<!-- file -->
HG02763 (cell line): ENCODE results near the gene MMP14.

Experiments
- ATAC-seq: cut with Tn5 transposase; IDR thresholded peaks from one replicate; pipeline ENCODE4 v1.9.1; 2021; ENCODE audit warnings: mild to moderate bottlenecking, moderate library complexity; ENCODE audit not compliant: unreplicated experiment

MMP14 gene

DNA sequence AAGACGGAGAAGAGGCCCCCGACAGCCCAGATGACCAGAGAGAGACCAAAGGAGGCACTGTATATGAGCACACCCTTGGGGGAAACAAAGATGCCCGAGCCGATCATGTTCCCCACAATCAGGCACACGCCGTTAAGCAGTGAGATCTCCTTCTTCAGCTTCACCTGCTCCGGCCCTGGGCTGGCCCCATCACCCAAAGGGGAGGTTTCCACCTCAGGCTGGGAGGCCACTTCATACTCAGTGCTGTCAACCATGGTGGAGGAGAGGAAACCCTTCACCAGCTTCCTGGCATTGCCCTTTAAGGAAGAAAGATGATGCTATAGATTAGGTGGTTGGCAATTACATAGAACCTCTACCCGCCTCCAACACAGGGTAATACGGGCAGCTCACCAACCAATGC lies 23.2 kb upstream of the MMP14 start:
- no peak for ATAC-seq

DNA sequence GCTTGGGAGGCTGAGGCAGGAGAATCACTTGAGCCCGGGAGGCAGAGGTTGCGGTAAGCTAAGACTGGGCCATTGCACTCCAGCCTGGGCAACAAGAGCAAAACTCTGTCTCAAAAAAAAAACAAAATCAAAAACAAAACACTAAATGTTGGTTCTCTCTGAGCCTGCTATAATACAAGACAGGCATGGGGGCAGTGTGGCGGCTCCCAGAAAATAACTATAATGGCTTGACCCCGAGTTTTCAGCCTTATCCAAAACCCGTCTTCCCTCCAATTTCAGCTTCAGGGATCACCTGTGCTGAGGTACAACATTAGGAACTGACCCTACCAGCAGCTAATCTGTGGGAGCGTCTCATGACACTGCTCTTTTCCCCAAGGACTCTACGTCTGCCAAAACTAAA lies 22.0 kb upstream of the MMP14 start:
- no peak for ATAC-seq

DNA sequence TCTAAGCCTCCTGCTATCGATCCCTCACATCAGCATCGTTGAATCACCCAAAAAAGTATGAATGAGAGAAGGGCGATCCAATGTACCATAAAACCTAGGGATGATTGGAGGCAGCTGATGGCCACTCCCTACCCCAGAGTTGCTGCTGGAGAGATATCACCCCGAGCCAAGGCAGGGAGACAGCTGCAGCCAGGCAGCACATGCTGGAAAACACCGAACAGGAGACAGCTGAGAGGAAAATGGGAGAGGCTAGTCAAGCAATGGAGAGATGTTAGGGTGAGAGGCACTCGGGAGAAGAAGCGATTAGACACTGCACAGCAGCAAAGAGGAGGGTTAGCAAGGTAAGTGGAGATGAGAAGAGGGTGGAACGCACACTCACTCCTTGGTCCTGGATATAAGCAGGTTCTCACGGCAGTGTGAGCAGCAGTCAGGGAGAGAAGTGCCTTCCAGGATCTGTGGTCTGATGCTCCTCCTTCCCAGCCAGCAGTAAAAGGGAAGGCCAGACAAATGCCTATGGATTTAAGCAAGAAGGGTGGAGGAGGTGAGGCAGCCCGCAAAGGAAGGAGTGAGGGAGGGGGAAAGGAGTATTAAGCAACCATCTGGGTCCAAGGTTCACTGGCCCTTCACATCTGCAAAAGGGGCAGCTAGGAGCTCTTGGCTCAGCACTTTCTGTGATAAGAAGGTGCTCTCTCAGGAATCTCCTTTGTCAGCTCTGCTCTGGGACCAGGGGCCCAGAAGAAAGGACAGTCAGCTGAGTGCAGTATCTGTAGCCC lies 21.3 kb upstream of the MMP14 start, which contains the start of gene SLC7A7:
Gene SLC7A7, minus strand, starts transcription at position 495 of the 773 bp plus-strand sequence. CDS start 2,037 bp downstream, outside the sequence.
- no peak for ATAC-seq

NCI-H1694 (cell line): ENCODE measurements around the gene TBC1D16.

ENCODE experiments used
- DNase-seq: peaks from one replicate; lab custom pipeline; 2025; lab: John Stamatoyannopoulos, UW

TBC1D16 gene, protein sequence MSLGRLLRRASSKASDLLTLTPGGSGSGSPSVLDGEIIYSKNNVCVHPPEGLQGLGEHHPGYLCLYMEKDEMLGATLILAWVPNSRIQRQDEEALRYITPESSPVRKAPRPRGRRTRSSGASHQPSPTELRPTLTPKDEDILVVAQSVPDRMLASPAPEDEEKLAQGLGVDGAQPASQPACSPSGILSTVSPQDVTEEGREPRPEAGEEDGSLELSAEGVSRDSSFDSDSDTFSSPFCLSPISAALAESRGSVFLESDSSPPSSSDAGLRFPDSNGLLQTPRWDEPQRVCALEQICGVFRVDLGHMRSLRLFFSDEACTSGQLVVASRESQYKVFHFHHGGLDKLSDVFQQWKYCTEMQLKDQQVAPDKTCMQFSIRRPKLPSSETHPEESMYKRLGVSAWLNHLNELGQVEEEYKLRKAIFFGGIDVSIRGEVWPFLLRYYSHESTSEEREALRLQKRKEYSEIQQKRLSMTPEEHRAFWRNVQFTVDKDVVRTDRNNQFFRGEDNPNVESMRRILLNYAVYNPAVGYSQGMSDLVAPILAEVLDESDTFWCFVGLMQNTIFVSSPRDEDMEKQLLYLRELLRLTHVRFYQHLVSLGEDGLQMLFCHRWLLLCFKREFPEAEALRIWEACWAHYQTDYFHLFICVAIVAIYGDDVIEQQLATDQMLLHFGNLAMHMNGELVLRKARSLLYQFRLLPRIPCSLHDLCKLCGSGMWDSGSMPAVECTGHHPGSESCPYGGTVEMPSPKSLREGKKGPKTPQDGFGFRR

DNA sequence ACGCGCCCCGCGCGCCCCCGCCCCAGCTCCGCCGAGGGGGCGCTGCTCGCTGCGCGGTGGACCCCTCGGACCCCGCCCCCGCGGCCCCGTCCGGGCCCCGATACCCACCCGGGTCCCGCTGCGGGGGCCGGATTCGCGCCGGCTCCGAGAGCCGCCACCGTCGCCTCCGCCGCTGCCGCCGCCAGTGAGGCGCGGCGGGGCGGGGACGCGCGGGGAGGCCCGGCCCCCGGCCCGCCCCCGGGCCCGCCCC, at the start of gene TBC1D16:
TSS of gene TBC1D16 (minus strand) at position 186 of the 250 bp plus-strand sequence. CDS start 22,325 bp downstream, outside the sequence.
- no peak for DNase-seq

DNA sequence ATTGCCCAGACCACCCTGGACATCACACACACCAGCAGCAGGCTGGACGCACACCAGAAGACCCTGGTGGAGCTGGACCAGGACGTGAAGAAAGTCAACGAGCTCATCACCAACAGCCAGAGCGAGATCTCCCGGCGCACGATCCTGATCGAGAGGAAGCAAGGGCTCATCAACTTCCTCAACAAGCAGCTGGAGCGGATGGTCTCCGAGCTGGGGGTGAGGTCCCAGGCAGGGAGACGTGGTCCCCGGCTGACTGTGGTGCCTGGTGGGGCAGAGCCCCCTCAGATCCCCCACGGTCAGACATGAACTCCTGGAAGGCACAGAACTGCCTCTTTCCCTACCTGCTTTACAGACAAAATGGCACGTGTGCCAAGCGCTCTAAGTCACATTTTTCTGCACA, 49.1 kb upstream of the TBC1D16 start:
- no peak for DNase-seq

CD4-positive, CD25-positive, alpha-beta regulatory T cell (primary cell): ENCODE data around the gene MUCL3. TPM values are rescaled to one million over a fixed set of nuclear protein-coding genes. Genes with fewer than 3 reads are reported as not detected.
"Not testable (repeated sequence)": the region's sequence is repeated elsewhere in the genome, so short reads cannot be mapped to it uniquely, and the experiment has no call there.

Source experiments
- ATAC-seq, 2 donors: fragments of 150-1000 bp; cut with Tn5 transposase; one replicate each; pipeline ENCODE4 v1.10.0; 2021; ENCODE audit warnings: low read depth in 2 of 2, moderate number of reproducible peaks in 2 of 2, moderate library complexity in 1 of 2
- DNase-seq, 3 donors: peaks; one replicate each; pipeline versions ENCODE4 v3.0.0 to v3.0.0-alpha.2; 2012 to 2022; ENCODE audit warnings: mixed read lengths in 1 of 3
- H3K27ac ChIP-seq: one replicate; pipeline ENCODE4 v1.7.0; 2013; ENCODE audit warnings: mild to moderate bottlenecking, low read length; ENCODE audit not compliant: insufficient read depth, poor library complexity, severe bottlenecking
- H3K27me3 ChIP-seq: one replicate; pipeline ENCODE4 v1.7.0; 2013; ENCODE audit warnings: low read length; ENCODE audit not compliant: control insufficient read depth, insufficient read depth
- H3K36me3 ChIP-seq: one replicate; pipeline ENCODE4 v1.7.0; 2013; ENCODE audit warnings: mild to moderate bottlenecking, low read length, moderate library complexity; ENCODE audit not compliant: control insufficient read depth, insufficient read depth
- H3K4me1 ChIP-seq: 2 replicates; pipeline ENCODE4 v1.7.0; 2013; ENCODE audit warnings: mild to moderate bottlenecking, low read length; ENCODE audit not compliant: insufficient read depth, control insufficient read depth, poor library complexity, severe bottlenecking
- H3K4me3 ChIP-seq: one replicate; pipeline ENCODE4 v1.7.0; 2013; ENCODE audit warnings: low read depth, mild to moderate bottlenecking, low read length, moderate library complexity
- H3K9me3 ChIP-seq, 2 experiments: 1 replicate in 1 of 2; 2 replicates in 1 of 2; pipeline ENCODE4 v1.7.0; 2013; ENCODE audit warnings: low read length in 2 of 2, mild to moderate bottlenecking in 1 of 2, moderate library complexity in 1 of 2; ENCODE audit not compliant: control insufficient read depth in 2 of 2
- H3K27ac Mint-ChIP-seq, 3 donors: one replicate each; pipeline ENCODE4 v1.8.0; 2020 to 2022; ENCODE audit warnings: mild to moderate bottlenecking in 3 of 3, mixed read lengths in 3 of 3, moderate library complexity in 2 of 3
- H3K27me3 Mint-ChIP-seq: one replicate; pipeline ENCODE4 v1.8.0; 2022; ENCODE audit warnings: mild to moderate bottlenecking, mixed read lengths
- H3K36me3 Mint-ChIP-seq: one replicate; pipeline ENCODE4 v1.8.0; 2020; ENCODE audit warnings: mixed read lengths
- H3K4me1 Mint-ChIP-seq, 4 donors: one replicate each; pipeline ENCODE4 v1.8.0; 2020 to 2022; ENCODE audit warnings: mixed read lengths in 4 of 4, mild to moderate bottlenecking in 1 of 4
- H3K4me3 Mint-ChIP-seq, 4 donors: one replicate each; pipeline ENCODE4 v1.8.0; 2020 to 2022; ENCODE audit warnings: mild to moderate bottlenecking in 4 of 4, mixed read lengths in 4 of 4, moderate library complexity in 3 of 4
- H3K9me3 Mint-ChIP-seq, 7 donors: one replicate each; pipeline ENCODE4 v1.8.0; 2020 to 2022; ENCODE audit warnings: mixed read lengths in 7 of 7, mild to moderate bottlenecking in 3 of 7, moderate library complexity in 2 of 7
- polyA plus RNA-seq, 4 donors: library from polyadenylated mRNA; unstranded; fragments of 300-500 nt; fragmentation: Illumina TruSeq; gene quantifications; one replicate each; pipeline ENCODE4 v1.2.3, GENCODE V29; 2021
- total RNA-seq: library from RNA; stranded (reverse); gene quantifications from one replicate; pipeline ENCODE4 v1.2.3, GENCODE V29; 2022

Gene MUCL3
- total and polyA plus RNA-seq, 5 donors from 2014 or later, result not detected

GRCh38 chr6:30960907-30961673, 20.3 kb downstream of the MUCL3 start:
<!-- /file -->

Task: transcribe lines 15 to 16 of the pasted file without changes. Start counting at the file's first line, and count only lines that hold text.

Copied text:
TBC1D16 gene, protein sequence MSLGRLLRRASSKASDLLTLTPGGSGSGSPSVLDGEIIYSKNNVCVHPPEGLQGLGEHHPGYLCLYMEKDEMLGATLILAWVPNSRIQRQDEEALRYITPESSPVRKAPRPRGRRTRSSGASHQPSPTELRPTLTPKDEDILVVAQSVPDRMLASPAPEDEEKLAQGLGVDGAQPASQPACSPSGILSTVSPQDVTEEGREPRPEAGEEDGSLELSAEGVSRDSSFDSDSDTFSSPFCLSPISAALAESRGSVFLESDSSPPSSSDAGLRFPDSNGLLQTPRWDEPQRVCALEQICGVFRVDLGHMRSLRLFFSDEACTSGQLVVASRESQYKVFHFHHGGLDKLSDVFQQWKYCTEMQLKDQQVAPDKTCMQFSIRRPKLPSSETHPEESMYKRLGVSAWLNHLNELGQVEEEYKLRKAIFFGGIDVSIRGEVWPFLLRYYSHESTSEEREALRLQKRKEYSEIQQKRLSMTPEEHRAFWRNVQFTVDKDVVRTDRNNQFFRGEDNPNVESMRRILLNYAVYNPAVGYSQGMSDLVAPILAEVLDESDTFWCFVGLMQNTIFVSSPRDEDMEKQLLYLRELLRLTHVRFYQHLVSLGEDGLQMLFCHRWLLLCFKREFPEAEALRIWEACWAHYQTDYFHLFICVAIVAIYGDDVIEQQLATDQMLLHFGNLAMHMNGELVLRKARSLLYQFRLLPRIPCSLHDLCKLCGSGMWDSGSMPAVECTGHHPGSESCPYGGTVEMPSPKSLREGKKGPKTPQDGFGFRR

DNA sequence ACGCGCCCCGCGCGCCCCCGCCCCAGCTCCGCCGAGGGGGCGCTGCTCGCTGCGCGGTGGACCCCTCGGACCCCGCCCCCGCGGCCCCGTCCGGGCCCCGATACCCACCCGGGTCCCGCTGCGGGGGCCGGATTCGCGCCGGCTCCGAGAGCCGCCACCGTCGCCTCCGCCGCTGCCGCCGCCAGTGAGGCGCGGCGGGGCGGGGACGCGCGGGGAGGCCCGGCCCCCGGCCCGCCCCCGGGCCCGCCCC, at the start of gene TBC1D16: